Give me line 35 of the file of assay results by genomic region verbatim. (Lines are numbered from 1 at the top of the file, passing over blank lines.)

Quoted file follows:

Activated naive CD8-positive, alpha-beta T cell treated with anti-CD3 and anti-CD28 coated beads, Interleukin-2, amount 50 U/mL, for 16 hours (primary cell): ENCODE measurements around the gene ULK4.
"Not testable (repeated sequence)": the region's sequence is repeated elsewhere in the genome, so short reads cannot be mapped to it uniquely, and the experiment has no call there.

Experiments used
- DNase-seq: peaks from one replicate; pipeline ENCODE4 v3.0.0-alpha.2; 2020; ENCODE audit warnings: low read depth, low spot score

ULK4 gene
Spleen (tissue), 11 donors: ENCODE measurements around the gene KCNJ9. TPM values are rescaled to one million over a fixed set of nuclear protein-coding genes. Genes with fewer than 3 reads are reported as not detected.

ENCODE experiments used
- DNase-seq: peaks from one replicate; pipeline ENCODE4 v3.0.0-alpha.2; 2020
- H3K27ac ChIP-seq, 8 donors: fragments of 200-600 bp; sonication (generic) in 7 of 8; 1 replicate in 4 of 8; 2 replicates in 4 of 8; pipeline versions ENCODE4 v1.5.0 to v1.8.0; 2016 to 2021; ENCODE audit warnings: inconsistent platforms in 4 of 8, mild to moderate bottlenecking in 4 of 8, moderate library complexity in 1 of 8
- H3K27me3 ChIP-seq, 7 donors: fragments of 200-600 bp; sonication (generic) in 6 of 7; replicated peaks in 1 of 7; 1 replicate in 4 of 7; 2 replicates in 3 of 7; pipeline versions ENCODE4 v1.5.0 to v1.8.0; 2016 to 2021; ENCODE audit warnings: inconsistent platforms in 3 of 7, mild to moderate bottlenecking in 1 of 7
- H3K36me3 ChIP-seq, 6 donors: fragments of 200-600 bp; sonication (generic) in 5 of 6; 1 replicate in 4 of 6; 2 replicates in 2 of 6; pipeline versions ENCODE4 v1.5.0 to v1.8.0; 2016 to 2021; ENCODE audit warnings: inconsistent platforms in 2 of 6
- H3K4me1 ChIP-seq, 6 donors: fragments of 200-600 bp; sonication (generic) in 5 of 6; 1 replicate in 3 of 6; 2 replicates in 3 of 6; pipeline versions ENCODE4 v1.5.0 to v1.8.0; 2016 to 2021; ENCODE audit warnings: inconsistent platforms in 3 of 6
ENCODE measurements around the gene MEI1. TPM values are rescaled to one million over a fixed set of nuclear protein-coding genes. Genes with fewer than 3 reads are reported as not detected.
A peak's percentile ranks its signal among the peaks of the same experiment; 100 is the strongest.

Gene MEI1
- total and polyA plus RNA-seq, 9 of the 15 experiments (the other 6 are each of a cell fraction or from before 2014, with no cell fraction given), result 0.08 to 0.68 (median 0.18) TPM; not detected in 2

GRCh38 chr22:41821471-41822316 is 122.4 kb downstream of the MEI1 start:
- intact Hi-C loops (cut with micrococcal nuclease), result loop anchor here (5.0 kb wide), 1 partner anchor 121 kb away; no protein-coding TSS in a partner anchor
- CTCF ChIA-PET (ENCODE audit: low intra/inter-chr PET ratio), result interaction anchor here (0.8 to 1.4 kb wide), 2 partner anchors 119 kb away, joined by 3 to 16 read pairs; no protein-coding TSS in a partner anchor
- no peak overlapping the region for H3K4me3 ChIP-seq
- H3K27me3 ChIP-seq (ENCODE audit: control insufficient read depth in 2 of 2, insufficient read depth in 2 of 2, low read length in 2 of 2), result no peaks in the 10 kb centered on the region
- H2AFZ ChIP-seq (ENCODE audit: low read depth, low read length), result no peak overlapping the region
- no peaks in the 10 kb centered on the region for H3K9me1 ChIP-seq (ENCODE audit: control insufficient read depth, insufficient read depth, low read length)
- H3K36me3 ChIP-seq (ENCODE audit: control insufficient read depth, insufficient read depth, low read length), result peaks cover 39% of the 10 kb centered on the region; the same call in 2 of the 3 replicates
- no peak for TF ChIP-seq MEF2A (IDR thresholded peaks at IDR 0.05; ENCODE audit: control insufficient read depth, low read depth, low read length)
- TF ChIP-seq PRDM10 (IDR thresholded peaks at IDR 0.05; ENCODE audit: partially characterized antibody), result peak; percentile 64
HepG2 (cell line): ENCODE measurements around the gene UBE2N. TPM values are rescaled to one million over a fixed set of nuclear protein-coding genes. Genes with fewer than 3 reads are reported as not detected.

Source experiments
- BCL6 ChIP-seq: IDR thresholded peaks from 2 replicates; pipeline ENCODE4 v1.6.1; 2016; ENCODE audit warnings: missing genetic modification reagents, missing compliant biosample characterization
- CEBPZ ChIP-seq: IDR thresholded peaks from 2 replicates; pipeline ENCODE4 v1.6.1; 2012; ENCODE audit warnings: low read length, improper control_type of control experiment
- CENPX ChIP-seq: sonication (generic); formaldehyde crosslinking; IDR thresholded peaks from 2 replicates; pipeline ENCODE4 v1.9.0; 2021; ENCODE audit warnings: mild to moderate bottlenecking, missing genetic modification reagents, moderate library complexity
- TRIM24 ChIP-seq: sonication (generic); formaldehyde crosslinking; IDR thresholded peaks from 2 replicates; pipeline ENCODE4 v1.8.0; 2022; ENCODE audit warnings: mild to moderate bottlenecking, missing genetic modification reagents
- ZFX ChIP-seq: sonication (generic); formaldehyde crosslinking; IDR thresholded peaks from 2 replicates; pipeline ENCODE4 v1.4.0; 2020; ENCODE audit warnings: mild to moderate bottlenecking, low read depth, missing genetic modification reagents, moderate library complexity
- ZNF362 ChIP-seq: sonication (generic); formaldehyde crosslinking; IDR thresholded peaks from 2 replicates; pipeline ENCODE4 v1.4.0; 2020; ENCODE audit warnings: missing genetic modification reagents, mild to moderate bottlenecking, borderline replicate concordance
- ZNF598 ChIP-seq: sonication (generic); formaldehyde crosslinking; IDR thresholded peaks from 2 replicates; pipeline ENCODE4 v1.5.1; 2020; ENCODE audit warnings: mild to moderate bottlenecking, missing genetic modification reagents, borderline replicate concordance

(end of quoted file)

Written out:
- ZNF598 ChIP-seq: sonication (generic); formaldehyde crosslinking; IDR thresholded peaks from 2 replicates; pipeline ENCODE4 v1.5.1; 2020; ENCODE audit warnings: mild to moderate bottlenecking, missing genetic modification reagents, borderline replicate concordance